Clark Huge is in what can only be described as a compromising position.
I'm on a Zoom call with four members of the Armed, a Detroit hardcore collective who are as revered for their genre-bending intensity as they are notorious for taking journalists through a funhouse of deception: using fake names, hiring actors to pose as band members and responding to pointed questions with confounding non-sequiturs. Three of the members on the call are in relatively normal attire for an interview about their fourth album, ULTRAPOP, but their bodybuilding synth player is shirtless and face-down on a massage table while a woman digs her hands into his bare legs.
"I would love to call it a massage but she's about to beat my ass," the 30-year-old says with a straight face while his bandmates chuckle heartily. "She gets a sick pleasure out of watching me squirm, so I'll probably put you on mute at one point so you don't hear me scream like a little baby."
As he's saying this, the woman continues to work his muscles without acknowledging the Zoom call or reacting one bit to the absurdity of the situation. Believe it or not, ridiculous displays like this are totally normal for the Armed.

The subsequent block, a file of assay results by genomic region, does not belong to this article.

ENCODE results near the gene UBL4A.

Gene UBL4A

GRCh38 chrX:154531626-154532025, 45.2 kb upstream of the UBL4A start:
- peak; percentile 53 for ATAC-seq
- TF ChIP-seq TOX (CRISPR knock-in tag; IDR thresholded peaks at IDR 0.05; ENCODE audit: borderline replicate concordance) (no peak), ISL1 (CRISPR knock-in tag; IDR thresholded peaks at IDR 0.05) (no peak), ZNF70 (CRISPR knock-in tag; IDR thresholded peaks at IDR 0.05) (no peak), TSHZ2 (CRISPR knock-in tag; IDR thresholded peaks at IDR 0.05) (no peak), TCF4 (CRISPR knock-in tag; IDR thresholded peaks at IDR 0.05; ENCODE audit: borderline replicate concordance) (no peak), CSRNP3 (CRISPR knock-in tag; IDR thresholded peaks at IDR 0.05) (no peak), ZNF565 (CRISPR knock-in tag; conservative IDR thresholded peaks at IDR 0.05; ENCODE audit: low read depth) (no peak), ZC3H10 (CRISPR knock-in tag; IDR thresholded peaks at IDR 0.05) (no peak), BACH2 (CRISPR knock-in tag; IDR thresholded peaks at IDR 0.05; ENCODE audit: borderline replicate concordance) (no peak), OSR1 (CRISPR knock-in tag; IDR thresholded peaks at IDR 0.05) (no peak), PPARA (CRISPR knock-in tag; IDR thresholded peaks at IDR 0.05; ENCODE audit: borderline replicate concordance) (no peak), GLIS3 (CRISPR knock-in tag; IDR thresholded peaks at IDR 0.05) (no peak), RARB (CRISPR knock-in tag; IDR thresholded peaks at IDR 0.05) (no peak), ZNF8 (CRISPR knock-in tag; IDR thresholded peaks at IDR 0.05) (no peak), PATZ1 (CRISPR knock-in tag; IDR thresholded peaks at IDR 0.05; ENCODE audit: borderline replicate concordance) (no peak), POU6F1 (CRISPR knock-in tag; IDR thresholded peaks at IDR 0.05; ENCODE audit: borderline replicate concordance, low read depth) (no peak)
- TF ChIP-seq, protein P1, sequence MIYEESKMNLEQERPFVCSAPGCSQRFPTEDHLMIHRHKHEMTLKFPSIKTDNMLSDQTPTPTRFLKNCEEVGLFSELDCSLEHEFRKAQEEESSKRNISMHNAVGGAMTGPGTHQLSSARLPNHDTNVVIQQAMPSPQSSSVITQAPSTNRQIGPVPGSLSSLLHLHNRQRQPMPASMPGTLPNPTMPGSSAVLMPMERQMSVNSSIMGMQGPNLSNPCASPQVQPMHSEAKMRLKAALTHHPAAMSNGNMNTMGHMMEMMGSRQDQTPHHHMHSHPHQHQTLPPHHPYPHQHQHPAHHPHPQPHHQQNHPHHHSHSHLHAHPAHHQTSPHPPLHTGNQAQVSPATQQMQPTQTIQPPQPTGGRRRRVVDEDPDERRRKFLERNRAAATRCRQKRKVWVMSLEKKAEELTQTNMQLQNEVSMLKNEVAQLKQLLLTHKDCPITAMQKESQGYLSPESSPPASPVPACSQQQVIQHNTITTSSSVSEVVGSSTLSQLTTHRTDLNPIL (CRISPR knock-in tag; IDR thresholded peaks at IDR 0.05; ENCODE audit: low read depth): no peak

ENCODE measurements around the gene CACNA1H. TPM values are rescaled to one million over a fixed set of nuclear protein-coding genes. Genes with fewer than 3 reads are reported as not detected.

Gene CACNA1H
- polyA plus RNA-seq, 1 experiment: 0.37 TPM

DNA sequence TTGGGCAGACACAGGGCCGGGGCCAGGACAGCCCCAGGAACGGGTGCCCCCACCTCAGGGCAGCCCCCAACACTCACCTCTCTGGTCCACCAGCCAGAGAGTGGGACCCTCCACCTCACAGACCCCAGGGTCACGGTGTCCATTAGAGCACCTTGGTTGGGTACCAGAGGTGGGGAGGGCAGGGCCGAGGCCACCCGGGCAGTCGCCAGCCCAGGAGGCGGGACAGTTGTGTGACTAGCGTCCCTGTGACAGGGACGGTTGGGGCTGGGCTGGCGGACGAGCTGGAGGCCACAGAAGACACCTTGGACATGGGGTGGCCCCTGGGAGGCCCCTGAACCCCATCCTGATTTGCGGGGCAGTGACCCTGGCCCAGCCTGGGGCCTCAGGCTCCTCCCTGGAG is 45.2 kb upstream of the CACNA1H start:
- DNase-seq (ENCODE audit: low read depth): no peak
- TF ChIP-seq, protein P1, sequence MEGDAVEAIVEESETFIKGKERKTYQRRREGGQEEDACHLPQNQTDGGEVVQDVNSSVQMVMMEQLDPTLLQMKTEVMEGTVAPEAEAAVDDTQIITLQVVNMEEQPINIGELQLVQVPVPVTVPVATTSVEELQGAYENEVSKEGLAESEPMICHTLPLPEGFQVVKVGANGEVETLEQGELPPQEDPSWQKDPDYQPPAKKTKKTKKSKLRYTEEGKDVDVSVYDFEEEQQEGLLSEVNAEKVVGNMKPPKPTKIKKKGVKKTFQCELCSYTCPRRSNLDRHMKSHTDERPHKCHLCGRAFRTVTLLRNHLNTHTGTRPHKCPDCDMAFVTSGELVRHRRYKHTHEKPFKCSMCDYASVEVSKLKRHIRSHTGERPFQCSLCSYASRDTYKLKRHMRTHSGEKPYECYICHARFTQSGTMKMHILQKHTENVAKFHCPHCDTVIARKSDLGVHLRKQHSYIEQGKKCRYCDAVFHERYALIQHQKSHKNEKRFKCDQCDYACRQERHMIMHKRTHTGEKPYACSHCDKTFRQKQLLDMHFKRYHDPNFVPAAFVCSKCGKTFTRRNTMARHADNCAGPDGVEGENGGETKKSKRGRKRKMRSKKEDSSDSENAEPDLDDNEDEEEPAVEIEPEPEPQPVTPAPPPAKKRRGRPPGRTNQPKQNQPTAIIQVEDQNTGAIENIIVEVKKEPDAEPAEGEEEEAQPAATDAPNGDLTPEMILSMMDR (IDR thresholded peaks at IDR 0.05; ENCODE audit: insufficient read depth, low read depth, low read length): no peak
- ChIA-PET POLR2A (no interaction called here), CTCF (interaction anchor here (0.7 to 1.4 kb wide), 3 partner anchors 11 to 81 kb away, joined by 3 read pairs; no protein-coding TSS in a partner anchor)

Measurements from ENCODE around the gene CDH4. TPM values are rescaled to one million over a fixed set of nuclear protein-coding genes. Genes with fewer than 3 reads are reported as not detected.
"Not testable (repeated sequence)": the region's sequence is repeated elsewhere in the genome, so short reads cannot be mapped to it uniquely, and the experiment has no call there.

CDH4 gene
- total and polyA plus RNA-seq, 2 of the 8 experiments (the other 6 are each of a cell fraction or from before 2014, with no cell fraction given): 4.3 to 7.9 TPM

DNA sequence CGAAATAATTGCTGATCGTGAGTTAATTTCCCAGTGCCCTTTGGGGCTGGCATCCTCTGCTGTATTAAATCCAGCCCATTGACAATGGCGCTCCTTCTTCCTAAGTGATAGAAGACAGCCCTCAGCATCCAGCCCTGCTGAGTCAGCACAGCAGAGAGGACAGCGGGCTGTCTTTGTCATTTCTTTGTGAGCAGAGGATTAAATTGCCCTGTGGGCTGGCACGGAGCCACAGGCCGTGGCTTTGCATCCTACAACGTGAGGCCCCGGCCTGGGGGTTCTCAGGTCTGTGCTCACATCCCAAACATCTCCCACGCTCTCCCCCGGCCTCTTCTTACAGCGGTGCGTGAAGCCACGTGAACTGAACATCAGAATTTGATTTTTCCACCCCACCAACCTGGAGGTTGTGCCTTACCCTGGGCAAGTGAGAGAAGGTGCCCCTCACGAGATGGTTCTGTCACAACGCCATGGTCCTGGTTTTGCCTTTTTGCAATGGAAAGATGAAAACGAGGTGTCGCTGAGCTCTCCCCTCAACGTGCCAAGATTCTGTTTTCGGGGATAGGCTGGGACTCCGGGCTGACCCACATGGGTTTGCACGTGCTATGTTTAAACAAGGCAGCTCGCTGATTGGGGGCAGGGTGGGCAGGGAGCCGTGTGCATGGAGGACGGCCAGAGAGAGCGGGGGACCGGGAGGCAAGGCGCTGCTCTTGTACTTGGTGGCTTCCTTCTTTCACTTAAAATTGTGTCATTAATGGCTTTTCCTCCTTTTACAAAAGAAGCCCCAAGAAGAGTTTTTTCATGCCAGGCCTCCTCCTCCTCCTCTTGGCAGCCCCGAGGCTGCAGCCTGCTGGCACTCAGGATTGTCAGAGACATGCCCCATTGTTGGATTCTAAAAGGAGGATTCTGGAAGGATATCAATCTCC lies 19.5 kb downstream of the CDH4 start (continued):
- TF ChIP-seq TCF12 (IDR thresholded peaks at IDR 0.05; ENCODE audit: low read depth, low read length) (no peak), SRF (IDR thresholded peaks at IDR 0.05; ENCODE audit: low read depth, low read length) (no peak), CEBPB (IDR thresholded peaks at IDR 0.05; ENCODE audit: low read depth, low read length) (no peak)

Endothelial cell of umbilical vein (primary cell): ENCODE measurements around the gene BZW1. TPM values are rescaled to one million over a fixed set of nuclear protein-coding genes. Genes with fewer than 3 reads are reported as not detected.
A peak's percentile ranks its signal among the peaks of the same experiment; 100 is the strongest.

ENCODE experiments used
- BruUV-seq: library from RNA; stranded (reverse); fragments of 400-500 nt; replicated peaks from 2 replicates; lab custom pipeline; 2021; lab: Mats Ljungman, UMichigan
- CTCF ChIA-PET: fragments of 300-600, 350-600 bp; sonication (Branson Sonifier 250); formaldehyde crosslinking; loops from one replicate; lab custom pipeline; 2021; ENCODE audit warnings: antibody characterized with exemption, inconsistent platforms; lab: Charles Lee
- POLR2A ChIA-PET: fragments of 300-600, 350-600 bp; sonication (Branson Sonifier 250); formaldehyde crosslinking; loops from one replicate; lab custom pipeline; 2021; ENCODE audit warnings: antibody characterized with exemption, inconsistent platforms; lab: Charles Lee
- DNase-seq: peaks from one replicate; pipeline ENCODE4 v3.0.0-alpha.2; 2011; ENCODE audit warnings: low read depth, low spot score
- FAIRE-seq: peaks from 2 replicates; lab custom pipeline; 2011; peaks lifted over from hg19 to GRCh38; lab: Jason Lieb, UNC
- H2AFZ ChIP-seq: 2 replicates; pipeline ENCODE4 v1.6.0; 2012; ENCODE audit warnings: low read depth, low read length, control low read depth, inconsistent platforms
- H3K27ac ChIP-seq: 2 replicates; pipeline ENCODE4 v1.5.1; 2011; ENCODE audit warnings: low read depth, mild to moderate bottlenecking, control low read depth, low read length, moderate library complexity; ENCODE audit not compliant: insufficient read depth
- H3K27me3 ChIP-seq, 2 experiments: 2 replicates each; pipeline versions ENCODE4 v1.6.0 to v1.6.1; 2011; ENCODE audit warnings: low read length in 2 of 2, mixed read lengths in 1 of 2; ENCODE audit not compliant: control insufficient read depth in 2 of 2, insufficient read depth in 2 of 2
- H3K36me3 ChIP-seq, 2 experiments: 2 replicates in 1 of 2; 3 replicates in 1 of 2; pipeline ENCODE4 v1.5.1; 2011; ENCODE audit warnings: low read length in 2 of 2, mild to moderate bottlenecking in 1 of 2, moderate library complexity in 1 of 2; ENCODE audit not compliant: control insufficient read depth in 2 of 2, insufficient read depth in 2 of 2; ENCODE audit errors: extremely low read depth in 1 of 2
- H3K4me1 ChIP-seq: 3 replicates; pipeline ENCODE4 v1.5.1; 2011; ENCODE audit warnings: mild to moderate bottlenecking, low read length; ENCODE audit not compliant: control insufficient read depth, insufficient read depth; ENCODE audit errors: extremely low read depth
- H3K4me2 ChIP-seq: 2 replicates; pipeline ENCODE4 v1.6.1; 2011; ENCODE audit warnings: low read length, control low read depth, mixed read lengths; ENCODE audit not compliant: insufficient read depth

To this point, the band have operated as a semi-anonymous and constantly evolving amalgamation of Detroit locals and esteemed hardcore drummers including the Dillinger Escape Plan's Chris Pennie, Baptists' Nick Yacyshyn and Converge's Ben Koller, who plays on ULTRAPOP. Their live shows have been wild, their music videos even wilder. Seemingly everything they touch has added to their intangible mystique. The Armed were name-dropped in a Ford commercial a few years back. Actor Tommy Wiseau appeared in a video of theirs that aired on Adult Swim. In 2019, the band released a song with a video that featured people skateboarding in swamp monster suits, and Tony Hawk himself shared the project on his Instagram, insinuating that he was one of the masked stuntmen. Fans and journalists have tried to untangle it all, but in the meantime, ULTRAPOP is poised to take the Armed's bewildering sound and vision to new, even more brain-scrambling heights and, if the band members have their way, radically disrupt heavy music in the process.
Of those band members, only one of the four I'm speaking with has ever been publicly associated with the Armed before — well, kind of. In addition to the burly Mr. Huge, the others on the call are 34-year-old Cara Drolshagen, 35-year-old Adam Vallely and 40-year-old Chris Slorach. Drolshagen is one of the only Armed members who's been clearly identified in photos, videos and interviews for years, and her ferocious screams can be heard all over ULTRAPOP. She says she's been contributing to the band since 2012, but everything else she says about her personal background seems to contradict her veteran stature as an accomplished hardcore musician.